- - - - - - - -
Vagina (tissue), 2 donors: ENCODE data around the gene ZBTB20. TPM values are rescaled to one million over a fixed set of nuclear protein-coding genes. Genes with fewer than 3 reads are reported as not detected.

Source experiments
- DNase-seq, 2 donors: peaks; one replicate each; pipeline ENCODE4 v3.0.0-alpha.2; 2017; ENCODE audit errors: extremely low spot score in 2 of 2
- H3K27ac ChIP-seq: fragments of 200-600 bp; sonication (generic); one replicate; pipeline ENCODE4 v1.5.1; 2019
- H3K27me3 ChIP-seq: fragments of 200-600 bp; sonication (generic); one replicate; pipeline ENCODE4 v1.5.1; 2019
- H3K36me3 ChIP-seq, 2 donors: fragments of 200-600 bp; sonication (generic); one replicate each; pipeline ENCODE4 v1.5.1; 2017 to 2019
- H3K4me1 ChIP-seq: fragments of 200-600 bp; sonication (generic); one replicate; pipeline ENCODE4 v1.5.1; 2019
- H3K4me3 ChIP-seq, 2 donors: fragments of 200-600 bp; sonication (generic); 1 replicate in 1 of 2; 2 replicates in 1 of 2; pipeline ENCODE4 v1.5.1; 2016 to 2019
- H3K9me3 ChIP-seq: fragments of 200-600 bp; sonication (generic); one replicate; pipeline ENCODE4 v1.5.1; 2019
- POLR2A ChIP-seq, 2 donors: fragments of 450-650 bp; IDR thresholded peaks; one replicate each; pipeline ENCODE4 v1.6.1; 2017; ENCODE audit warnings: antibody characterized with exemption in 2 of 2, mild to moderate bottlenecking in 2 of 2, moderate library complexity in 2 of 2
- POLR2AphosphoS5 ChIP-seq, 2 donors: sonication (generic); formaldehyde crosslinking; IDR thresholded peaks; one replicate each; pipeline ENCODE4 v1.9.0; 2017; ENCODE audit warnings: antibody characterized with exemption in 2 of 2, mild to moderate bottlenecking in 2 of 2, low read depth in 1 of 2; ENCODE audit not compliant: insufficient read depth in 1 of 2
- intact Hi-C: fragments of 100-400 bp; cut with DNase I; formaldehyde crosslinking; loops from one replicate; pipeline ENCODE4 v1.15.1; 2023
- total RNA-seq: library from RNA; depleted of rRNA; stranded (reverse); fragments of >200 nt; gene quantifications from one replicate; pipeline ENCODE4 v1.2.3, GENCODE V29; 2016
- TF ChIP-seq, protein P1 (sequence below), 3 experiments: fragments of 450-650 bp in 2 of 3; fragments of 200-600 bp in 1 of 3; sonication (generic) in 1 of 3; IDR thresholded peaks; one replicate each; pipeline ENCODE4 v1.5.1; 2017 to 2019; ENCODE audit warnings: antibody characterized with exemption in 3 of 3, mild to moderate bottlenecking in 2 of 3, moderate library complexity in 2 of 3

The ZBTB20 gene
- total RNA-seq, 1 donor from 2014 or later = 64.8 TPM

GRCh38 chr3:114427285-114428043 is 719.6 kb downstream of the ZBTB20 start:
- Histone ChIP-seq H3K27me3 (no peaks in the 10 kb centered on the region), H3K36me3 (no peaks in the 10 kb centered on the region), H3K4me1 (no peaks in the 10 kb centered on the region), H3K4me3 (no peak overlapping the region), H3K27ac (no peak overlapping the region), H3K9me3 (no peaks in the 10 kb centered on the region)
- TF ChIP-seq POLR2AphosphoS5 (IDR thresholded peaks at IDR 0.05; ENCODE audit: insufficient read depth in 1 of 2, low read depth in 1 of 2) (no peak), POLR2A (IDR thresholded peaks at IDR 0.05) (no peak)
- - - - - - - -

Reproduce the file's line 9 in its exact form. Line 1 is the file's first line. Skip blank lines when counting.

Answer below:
- H3K9me3 ChIP-seq: fragments of 200-600 bp; sonication (generic); one replicate; pipeline ENCODE4 v1.5.1; 2019